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January 06, 1916 - Image 1

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Publication:
The Michigan Daily, 1916-01-06

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THE DAILY
NEWS OF THE WORLD AND
THE CAMPUS

The

-mich igail

Di

Phones :-Editorial 2414
Business 90
'1 ELEGRAPH SERVICE BY T
NEW YORK SUN

VOL. XXVI. No. 68.

ANN ARBOR, MICHIGAN, THURSDAY, JANUARY 6, 1916.

PRICE FIVE CE

1916LERI NE
GRIDIRONDATES
ARE MAE PUBLIC
S RAC(TSE STILl INCLUI)ED AND
WASINGTON 18 ONLY
NEWCOME R.
MAY ADD ANOTHER EARLY GAME
Lawrence College Is Dropped from
List; Policy of More Home Games
Is Successful.
Rumors concerning Michigan's
strained athletic relations with the
Orange are put to rout upon the ap-
pearance of the Wolverine schedule
for 1916. Syracuse occupies its old
place among the institutions to oppose
the Maize and Blue on the gridiron,
but contrary to the wishes of the ath-
letic authorities of the Eastern school,
the game will be played in Ann Arbor,
instead of at Syracuse.
The only new face to appear in
next-year's football lineup is that of
Washington University of St. Louis,
Mo. The Varsity will have a taste of
Yost tactics in meeting this institution,
as their pigskin-toters are mentored
by big "Bill" Edmunds, star lineman
on the 1909 Michigan eleven. "Bill"'
whipped his proteges into champion-'
ship formh during the past season, and'
succeeded in walloping the University
of Missouri for the state championship.
The game was scheduled chiefly to
afford the Wolverines what will prob-
ably be a much-appreciated breathing'
spell between their clashes with M.
A. C. and Syracuse and with Cornell
and Pennsylvania.'
Lgwrence is missing from the new'
schedule, and Marietta will open the
season the first Wednesday after the1
opening, of college. Cae has been]
given an earlier date than that of last1
season, so as not to break into their
Ohio Conference gaes, and Mt. Union ]
has. been retained as a Saturday con-
test.
There is a slight possibility that a
second mid-week game may yet be
scheduled, to be staged on October
11, between the Case and Mt. Union
games. Several Ohio colleges are after
the date, but the matter is still hanging
fire.
PROF. F.,S BREED ENGAGED
The engagement of Prof. F. S. Breed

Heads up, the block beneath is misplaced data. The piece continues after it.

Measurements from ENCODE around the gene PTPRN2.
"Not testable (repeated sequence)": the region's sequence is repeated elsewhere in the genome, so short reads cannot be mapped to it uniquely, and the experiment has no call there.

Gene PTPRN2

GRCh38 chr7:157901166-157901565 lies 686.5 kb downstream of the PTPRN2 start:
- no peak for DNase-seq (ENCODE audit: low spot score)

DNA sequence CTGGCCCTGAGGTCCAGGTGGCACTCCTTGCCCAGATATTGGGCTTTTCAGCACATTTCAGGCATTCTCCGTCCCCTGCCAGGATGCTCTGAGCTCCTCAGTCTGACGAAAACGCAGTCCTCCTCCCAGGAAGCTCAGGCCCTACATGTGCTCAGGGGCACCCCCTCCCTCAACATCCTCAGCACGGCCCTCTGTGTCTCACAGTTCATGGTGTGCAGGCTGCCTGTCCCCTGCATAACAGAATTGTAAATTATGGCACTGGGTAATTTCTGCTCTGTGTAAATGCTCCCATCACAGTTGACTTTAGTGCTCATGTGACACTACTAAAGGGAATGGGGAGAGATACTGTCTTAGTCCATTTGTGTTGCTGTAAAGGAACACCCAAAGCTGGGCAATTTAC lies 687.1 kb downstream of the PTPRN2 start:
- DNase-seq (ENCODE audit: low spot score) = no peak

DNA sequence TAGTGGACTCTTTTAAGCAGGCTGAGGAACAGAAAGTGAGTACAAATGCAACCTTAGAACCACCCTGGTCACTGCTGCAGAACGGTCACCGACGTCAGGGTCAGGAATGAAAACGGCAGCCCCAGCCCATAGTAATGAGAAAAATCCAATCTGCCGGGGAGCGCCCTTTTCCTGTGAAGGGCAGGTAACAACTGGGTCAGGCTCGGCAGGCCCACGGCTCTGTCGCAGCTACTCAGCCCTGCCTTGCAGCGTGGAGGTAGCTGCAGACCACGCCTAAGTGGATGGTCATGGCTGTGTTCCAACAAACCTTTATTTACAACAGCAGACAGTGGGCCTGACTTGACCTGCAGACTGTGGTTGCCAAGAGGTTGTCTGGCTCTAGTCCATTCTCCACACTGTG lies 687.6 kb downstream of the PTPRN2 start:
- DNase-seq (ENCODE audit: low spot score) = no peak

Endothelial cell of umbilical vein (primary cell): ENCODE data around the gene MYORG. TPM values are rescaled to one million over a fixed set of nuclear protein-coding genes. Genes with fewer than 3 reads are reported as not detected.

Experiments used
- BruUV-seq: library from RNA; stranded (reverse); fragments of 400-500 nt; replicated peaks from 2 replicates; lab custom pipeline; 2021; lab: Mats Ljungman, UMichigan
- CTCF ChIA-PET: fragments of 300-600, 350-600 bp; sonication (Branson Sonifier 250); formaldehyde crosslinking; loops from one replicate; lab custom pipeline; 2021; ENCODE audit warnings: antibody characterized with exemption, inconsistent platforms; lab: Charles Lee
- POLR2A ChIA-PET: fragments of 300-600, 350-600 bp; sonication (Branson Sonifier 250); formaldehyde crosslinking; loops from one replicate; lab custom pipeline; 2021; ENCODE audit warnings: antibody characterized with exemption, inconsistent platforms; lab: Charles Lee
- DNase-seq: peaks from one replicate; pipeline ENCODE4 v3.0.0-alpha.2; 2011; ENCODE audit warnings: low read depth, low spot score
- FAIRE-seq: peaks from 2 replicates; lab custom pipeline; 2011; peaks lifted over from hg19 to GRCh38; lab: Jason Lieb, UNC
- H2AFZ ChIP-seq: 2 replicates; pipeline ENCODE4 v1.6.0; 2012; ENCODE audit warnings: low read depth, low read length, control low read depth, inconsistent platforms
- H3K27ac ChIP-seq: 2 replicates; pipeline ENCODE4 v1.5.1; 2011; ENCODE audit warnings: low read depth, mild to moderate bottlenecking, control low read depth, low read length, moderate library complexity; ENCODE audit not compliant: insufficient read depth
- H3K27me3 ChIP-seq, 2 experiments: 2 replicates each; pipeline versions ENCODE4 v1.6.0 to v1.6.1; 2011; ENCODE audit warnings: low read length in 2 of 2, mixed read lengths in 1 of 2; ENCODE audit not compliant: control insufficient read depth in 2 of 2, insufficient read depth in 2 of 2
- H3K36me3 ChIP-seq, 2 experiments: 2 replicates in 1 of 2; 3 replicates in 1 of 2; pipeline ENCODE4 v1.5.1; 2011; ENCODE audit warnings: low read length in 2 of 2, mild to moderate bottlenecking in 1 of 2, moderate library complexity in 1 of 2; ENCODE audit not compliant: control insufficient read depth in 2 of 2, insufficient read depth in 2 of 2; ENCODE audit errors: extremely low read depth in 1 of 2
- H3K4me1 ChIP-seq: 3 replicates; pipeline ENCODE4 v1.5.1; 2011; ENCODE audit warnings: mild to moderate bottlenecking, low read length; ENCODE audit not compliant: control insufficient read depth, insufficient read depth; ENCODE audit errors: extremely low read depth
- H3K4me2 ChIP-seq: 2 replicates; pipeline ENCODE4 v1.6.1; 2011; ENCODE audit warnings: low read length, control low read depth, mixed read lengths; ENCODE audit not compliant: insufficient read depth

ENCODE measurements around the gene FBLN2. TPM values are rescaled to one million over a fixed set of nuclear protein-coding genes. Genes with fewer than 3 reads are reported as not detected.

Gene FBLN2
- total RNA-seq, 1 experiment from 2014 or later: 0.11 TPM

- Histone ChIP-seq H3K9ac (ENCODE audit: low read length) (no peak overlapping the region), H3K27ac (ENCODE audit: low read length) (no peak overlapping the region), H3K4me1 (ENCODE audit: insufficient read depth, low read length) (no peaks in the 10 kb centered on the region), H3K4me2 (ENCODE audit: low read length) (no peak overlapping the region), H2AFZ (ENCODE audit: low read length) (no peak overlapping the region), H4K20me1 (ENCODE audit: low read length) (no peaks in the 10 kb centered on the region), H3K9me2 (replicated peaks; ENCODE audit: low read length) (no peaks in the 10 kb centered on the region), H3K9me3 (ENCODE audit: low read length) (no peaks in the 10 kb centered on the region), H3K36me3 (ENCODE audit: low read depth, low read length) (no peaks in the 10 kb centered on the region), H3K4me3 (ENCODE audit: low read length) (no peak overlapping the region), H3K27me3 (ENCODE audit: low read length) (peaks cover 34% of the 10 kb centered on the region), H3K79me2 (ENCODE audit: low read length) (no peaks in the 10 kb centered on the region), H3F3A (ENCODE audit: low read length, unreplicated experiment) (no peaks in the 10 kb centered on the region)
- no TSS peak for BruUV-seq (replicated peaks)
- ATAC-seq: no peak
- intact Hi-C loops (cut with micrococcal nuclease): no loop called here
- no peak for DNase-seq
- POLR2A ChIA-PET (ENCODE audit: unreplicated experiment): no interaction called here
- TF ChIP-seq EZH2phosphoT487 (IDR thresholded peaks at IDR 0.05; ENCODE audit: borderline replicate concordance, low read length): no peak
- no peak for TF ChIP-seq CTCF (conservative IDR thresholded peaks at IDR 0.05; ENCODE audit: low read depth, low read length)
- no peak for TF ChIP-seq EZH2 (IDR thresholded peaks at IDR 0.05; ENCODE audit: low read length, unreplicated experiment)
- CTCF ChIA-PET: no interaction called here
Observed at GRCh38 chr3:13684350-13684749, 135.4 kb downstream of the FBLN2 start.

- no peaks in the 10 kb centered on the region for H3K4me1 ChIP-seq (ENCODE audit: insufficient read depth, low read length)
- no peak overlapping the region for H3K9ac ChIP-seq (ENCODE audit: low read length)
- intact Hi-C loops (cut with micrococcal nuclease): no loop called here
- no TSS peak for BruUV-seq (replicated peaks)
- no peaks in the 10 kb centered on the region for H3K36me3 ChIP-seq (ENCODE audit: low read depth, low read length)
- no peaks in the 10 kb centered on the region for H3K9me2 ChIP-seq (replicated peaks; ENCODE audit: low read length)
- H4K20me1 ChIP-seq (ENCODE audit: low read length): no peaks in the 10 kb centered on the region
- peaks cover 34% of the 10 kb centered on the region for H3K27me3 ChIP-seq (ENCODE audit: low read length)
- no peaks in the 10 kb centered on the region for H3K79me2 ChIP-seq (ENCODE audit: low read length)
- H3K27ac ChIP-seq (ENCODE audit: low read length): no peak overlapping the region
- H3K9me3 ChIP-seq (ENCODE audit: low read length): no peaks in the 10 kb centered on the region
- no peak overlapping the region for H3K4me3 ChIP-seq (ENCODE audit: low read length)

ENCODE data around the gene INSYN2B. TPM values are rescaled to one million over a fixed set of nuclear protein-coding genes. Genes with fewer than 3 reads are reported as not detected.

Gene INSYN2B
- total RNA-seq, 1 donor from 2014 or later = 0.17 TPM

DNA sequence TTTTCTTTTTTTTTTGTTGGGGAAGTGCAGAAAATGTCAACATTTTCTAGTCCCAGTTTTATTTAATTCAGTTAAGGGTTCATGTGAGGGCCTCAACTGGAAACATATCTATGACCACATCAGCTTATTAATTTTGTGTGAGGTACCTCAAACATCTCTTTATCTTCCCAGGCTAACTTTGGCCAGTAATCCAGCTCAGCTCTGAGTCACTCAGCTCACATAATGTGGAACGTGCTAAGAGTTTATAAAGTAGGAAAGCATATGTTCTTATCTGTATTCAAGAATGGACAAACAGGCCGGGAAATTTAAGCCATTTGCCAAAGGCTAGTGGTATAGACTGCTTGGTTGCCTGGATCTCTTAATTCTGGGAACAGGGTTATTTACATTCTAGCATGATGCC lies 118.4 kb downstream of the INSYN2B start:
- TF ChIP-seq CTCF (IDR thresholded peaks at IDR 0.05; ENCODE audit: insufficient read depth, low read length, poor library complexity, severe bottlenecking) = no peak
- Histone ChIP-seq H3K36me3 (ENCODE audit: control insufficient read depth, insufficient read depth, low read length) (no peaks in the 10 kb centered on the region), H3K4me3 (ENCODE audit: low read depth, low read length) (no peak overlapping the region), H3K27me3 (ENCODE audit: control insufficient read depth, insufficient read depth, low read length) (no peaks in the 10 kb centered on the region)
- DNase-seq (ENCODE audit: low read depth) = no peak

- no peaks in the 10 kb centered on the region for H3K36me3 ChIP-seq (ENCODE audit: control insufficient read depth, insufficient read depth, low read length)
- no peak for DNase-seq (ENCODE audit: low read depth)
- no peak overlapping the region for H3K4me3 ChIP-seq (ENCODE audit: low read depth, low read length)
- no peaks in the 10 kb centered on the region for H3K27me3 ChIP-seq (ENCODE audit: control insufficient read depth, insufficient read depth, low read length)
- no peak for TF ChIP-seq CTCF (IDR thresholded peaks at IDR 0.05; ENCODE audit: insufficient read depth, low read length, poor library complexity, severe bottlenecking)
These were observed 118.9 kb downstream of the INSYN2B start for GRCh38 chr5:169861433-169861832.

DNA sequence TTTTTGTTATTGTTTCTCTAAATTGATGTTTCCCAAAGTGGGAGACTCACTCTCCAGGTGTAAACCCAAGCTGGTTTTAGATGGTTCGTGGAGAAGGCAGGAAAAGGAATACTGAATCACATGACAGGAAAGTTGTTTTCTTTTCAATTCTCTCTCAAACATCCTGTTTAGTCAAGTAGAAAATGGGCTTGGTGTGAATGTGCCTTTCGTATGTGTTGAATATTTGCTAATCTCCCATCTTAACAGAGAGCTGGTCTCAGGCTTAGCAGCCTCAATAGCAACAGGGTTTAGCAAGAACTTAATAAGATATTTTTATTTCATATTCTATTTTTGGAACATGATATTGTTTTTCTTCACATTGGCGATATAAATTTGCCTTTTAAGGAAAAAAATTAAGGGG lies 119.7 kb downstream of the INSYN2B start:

of the department of education toMissd
Mildred Jeanette Mack of Grand Hav-]
en, Mich., was announced today. It]
came as a result of a three-year court-
ship, culminating when Miss Mack at-
tended the summer session of the Uni-
versity last year.
Miss Mack graduated from Smith
College with the class of 1915. She]
is now teaching in the Grand Haven
high school.
RALPH STONE, FORMER DAILY
EDITOR, GETS BIG POSITION
Ralph Stone, '92L, formerly manag-
ing editor of The Michigan Daily,
editor in chief of the Michigan Law
Journal, and president of Western Col-
lege Press Association, has been elect-1
ed president of the Detroit Trust Co.,a
succeeding Alexander McPherson. Mr.
Stone's former position of vice-presi-
dent of this company has been filled by
James E. Danaher.

Eger Elected President of Craftsmen
On account of the resignation of
Harry D. Parker, '16L, as president
of the Craftsman Student Masonic so-
ciety, an election was held on Decem-
ber 20 to choose a man to fill the;

* * * * * * * * * 'I

* *

*MICH1I(AA'S 1916 SCHEDULE.
* Oct. 4.-Marietta College at
* Ann Arbor. *
*, Oct. 7.-Case Scientific School *
at Ann Arbor.
* Oct. 14.-Mt. Union College at *-
* Ann Arbor. *
* Oct. 21.--Michigan Agricultural *
College at Ann Arbor. *
Oct. 28.--Syracuse University
at Ann Arbor. *
Nov. 4.-Washington Univer- *
* sity at Ann Arbor. *
* Nov. 11.-Cornell University at *
* Ithaca.
*~ Nov. 18.-University of Penn-
sylvania at Ann Arbor.
a - ..- _ - - -... .- ms .
* *
FREDERICK PALMER
WILLGllIELECTURE
Noted Writer to Tell of Experiences
fl Press Correspondent
With Allies.
IS WELL KNOWN AS SPEAKER.

Choose Writers
of Opera Music
Abraham T. Gornetzky, '17, Andrew
C. Haigh, '18, and Chester S. Dawton,
'1SE, have been chosen to write the
music for the 1916 Michigan Union
Opera. The men were chosen from a
large number of candidates, and the